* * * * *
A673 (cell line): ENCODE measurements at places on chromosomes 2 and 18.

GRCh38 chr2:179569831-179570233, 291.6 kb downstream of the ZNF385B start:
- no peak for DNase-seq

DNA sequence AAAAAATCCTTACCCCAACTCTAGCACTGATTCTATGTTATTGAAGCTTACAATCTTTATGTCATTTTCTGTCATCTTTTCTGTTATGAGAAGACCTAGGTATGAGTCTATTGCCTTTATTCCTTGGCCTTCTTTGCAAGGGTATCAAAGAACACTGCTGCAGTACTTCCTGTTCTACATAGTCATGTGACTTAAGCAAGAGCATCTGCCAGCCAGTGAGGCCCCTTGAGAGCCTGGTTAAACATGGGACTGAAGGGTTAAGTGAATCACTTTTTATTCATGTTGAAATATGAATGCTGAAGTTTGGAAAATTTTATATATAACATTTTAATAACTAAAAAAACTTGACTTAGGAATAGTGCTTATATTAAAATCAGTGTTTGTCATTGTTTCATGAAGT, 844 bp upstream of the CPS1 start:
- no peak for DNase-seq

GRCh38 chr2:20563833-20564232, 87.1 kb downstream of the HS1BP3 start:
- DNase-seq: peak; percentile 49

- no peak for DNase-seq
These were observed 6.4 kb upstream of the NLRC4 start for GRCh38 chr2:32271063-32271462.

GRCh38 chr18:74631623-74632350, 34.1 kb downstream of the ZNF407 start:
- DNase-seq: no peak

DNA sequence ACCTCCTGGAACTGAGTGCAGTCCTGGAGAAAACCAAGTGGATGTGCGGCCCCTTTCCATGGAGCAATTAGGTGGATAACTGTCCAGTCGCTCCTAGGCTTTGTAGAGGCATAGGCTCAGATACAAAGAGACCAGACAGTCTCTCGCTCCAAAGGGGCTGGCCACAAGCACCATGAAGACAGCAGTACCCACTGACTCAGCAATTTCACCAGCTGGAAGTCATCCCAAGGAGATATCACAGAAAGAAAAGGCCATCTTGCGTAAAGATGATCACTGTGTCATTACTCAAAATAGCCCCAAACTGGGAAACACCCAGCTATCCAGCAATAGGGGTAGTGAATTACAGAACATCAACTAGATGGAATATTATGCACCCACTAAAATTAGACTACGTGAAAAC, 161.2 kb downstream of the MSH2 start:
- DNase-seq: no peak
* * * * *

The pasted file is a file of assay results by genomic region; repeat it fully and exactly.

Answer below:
A673 (cell line): ENCODE measurements at places on chromosomes 2 and 18.

GRCh38 chr2:179569831-179570233, 291.6 kb downstream of the ZNF385B start:
- no peak for DNase-seq

DNA sequence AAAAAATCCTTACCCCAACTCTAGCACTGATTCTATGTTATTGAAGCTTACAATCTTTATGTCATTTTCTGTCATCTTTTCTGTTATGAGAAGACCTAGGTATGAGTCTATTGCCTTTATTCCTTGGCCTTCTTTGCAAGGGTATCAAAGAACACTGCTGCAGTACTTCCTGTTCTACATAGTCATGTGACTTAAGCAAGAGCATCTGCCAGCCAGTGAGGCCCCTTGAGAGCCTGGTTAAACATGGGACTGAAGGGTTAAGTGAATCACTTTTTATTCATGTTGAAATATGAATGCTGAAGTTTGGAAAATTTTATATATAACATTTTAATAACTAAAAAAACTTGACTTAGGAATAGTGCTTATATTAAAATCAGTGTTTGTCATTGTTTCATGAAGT, 844 bp upstream of the CPS1 start:
- no peak for DNase-seq

GRCh38 chr2:20563833-20564232, 87.1 kb downstream of the HS1BP3 start:
- DNase-seq: peak; percentile 49

- no peak for DNase-seq
These were observed 6.4 kb upstream of the NLRC4 start for GRCh38 chr2:32271063-32271462.

GRCh38 chr18:74631623-74632350, 34.1 kb downstream of the ZNF407 start:
- DNase-seq: no peak

DNA sequence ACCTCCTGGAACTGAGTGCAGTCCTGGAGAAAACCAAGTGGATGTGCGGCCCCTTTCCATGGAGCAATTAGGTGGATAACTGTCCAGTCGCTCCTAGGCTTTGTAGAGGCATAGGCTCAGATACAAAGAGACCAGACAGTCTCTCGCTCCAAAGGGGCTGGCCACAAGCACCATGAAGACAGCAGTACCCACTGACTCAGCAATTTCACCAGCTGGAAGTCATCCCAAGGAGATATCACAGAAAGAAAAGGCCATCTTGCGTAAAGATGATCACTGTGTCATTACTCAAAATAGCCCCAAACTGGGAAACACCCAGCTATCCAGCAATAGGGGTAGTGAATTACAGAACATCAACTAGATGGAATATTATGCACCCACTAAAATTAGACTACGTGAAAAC, 161.2 kb downstream of the MSH2 start:
- DNase-seq: no peak